When creating a 3D BIM model of a structure, the elements to be included in the model can vary depending on the end-users needs. A BIM model can be as simple or as complex as the user needs. The LOA and LOD apply directly to the structure and the elements of the structure being modeled. So before starting the model, knowing the elements that need modeling is crucial. There are four categories that these elements can fall into. They are Architectural, Structural, Mechanical, and Exterior.
Architectural elements are those elements of the structure that are most easily changed. These elements are not crucial to structural stability. Most often, these are the elements in which the end-user will be thinking about moving around, changing, or removing depending upon the scope of the project. Below is a brief list of examples of these types of elements:
As you can see from the list, these elements are fixed to the structure. Tables, chairs, etc, are not included in our standard list of Architectural elements. These un-fixed objects can be modeled, but do add extra time to the modeling project.
Structural elements of the model are those that pertain to the structural reliability of the building/structure. These elements, if removed, would cause major safety concerns and would be very unwise to remove. It is important to know where these elements are to maintain and work around their location. A few examples of these are:
Mechanical (MEP) Elements
One way to think of MEP elements is to think about major systems within the structure. Similar to the architectural elements, these elements are often of interest to the end-user and a reason a 3D BIM model is being requested. Understanding how these systems work, what they look like, and the LOD is crucial to understand before taking on a project in which MEP modeling is needed. MEP can get very complicated and some firms specialize in modeling these systems. Some examples of what could be included in these systems are:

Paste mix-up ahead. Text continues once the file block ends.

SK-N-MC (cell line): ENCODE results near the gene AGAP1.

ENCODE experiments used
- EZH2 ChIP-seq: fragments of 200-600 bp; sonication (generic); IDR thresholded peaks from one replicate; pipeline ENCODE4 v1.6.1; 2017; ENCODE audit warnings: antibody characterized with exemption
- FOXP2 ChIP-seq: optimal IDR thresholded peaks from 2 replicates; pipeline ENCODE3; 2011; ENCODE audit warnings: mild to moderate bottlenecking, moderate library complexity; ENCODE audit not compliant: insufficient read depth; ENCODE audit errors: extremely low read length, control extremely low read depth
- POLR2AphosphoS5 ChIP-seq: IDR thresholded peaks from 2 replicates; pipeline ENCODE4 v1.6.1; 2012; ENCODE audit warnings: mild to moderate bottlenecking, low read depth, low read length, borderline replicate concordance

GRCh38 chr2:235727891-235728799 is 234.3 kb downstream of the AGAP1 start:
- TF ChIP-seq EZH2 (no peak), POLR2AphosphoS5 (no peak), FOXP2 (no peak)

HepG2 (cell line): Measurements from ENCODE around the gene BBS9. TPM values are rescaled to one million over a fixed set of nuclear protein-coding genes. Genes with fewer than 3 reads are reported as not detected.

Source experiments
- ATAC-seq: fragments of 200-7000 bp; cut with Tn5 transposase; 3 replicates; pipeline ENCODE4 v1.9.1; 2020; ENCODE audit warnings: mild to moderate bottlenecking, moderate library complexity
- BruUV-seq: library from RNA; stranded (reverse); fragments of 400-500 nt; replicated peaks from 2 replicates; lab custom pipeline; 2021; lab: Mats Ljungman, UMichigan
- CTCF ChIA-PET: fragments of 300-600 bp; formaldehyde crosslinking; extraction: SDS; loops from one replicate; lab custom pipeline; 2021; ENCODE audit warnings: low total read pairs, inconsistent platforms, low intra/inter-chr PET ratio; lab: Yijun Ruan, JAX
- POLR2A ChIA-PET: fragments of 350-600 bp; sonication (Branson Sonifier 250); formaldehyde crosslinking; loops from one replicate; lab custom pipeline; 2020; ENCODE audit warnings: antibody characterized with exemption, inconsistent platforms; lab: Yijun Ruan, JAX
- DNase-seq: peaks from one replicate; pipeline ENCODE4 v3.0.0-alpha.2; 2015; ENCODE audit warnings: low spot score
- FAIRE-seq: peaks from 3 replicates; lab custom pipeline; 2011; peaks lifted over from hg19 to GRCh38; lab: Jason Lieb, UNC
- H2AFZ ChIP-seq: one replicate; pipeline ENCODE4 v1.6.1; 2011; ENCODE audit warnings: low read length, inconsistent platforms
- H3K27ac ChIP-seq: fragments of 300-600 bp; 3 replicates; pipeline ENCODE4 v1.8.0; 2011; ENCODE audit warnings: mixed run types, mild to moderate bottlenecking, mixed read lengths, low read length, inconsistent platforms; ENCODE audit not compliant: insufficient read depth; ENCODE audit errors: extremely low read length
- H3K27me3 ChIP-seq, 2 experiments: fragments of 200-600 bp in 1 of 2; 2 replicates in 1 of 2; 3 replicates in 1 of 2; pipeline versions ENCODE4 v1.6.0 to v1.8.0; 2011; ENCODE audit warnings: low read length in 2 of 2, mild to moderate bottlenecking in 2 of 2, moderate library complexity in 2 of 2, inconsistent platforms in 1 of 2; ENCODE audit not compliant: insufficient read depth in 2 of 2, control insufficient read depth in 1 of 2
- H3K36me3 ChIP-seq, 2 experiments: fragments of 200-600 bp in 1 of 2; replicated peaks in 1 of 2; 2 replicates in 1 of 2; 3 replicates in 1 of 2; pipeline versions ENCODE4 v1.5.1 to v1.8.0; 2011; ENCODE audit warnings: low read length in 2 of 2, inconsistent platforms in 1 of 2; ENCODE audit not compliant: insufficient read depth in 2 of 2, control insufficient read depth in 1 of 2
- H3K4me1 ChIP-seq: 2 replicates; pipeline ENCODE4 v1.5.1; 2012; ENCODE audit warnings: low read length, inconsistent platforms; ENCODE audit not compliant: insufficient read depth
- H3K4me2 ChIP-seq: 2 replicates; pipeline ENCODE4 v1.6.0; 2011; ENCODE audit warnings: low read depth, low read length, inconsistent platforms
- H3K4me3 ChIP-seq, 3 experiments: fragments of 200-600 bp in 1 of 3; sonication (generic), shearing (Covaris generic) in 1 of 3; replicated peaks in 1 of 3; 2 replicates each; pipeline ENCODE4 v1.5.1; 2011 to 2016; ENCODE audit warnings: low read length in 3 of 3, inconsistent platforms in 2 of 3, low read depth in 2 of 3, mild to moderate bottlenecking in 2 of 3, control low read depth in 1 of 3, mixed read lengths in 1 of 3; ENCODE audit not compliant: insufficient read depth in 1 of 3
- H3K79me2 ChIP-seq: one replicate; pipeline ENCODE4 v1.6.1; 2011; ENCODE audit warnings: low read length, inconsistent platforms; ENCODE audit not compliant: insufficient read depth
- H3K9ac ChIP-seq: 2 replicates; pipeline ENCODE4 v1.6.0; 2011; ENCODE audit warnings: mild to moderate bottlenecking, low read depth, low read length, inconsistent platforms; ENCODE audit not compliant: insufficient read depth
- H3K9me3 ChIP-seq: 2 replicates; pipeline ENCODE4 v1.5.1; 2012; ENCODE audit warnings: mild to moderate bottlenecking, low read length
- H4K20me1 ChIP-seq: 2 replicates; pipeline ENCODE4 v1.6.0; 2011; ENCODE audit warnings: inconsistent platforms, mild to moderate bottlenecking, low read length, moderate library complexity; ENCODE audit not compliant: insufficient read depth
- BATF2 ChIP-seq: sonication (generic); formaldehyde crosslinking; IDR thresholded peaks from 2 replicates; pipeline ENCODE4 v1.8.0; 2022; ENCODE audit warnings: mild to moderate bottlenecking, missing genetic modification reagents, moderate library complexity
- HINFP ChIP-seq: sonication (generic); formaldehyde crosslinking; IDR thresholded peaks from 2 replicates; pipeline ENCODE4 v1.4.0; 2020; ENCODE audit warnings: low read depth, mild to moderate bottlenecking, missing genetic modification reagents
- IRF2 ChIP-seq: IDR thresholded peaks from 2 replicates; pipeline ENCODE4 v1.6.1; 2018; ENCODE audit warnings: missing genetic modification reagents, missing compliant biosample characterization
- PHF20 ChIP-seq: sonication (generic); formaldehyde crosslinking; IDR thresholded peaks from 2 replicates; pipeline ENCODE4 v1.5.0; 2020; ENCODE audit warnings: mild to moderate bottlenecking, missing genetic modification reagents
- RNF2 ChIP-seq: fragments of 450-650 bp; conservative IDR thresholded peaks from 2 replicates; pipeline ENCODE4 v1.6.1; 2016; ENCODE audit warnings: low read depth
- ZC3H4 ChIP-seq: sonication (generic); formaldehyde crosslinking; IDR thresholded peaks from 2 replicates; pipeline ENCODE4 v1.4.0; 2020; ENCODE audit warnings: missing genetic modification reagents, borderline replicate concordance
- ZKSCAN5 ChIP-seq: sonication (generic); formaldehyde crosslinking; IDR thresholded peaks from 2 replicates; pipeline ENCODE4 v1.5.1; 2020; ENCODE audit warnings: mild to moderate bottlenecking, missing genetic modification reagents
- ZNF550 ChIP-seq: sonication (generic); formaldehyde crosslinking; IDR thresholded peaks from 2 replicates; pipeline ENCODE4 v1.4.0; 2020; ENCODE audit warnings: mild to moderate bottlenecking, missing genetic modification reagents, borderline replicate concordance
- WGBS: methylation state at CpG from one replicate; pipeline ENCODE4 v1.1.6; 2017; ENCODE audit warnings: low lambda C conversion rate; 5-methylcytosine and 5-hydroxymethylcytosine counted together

As you might imagine, the complexity of these MEP systems will vary depending on the type of structure being modeled. As I mentioned before, the LOD and LOA really become important when it comes to modeling these systems. With the varying sizes and materials of pipes and wires, understanding the size limit of what is in scope is very important and will save you a lot of time.
When considering the uses of a 3D BIM model, most people think of the interior of the structure. The value of what can be modeled on the exterior of the structure is often forgotten. Along with the exterior of the structure itself, meaning the exterior details of the walls, roof, doors, etc. The area around the structure can also be modeled. Some of these elements include:
Having these elements included in the 3D BIM model allows the user to experience and view the structure as it relates to the environment. Also, there is a lot of valuable info that can be gathered for outdoor maintenance and projects.
I hope that this article has been eye-opening to the detail in which these BIM models can be created. The complexity of what can be modeled is so great that it is impossible to touch on all the different elements. I hope this serves as a starting point for discovering what the end-user truly needs in their model and helps you provide time and price estimates accurately!
If you have any questions about how we do things here at Factory Reality, we are happy to help!